The New Jersey Nets have reached a long-anticipated deal to move to Newark’s Prudential Center for the next two years, as the team plans for the Barclays Arena to open two years from now at the Atlantic Yards project in Brooklyn.
Newark Mayor Cory Booker confirmed the deal following a special session of the New Jersey Sports and Exposition Authority this morning and furious negotiations to finalize talks with the Prudential Center officials.
“It’s extraordinarily exciting,” Booker told The Real Deal in a telephone interview. “Not only will it bring economic opportunity, energy excitement to our downtown, for the Nets they are going to receive one of the most exciting fan bases they’ve had in years and years.”
Sources said the lease with the Prudential Center includes an option to automatically renew for another two years.
The deal ends months of speculation about the Nets, who have struggled to draw fans to the East Rutherford arena after the New Jersey Devils ditched the former Continental Airlines arena for Newark.
Developer Bruce Ratner has traded away most of his marquee players in recent years, including superstars Jason Kidd and Vince Carter, before agreeing in September 2009 to sell a majority stake in the Nets to Russian billionaire Mikhail Prokhorov.
Wayne McDonald, an assistant professor of sports management at New York University, said the move would help generate revenue for the Nets and the Prudential Center, at a time when the league is forecasting an overall revenue slump.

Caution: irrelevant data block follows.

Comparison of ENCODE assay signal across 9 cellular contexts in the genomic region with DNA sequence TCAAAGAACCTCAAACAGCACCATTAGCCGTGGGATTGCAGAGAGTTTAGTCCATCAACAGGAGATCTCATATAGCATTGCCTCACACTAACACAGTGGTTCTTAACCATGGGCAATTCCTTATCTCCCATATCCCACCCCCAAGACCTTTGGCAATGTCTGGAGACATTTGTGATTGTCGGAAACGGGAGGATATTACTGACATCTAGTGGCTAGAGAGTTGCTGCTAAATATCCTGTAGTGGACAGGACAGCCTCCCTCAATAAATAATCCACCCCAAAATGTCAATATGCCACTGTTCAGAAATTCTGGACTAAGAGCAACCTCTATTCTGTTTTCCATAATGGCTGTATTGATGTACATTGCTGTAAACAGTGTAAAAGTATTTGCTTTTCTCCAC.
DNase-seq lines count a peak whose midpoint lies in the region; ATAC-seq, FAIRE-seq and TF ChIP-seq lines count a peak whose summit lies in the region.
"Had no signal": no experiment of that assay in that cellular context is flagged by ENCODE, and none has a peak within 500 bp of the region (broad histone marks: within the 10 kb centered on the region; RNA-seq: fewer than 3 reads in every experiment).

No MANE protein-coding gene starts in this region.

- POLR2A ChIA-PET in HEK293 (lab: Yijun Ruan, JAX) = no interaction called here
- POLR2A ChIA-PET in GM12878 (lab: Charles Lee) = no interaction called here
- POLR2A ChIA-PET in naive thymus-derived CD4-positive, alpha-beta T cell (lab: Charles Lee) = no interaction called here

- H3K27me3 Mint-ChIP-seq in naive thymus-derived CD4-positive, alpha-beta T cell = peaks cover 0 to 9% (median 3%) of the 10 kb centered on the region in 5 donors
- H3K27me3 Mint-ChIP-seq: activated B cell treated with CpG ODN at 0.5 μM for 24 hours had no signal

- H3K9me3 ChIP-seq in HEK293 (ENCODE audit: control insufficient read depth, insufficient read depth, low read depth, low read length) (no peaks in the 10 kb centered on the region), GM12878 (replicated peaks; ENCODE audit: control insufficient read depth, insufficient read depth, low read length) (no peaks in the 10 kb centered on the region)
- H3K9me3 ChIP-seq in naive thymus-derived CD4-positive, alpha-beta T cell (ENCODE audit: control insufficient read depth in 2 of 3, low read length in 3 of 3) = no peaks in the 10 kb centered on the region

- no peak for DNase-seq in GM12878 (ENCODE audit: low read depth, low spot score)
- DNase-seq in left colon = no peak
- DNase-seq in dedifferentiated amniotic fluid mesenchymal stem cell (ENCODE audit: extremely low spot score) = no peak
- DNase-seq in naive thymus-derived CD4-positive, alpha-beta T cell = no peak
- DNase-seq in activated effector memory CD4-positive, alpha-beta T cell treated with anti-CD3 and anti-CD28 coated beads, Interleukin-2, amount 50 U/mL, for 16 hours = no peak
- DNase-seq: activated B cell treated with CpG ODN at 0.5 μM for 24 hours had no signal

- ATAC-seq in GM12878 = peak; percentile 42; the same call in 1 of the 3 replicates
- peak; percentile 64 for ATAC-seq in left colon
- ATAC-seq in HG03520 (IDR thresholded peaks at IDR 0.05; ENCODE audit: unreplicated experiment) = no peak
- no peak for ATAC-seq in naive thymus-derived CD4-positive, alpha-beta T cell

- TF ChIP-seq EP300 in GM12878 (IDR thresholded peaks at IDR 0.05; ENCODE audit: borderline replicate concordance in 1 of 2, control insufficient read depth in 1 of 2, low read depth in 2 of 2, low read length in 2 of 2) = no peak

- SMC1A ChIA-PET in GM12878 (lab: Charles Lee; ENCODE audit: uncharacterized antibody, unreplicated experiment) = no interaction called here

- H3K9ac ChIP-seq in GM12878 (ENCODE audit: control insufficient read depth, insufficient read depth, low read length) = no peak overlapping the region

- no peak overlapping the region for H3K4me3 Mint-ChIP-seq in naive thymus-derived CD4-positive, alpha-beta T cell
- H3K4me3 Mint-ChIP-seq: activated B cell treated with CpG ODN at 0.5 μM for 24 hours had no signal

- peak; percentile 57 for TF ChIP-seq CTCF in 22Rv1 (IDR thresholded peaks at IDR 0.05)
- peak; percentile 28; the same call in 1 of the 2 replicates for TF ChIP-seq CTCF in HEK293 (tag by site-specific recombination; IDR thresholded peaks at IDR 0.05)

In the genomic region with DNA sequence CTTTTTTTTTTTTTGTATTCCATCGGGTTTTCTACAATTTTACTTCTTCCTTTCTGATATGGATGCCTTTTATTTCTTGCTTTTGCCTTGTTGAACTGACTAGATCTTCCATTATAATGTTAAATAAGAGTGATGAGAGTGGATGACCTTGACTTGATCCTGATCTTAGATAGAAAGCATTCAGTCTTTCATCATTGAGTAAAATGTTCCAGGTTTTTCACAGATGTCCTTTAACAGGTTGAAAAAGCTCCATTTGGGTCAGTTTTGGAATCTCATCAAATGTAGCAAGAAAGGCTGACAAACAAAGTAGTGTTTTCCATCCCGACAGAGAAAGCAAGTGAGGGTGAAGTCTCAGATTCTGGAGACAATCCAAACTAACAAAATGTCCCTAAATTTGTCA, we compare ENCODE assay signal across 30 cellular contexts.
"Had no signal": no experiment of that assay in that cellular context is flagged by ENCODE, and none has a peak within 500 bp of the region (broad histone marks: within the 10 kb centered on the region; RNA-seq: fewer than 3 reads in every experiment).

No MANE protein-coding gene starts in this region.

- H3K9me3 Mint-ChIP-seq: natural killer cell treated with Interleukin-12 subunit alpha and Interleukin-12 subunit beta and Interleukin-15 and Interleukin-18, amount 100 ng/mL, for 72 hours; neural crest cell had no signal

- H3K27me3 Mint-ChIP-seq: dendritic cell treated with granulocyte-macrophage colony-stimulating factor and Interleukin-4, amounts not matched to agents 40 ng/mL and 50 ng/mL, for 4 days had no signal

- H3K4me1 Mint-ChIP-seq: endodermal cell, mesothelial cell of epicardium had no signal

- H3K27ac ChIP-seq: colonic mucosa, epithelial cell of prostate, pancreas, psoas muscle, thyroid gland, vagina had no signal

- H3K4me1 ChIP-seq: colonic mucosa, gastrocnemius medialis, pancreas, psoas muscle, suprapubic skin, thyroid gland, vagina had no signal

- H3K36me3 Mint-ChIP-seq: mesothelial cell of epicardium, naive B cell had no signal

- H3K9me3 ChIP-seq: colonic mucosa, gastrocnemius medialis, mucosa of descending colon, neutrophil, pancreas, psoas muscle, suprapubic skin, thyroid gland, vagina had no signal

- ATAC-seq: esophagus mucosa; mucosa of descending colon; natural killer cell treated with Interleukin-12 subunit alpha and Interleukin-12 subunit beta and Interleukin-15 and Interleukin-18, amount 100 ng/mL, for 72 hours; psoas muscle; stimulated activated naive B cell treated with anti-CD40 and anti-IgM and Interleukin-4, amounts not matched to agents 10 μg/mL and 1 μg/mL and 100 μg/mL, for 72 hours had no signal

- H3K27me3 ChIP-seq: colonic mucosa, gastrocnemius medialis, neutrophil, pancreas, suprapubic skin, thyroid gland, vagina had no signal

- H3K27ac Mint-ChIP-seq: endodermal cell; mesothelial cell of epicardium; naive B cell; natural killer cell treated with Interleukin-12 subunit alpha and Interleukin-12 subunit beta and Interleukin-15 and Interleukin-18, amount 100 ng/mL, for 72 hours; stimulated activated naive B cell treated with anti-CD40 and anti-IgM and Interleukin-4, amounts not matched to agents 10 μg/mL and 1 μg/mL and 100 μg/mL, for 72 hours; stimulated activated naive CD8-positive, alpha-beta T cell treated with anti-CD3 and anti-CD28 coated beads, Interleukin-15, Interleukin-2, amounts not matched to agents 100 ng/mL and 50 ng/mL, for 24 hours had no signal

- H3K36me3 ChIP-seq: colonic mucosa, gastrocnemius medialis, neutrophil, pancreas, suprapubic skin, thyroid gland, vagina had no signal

“The Nets going to the Prudential Center is a very smart move,” said McDonald, who noted that it will help fill out the arena’s yearly schedule and provide the team additional revenue to rebuild for 2012.
Jeff Vanderbeek, chairman of Devils Arena Entertainment, said in a statement: “We are excited to learn that the Nets and NJSEA have reached an agreement paving the way for the team to play their home games at Prudential Center in Newark starting in the 2010-11 season. The excitement of bringing an NBA team to join the New Jersey Devils at the Rock further enhances Newark’s reputation as a major league city and significantly benefits New Jersey taxpayers.”
Booker told The Real Deal that he and Vanderbeek have been in contact with the National Basketball Association about bringing a franchise to Newark.
“I think Newark, N.J., is an NBA ready city,” he said, while conceding that a Nets move to Brooklyn is more than likely a done deal. “The NBA would thrive here.”
NBA spokesperson Mark Broussard said he was not immediately able to comment on the franchise talks with Booker, as certain league officials were tied up with today’s mid-season trading deadline.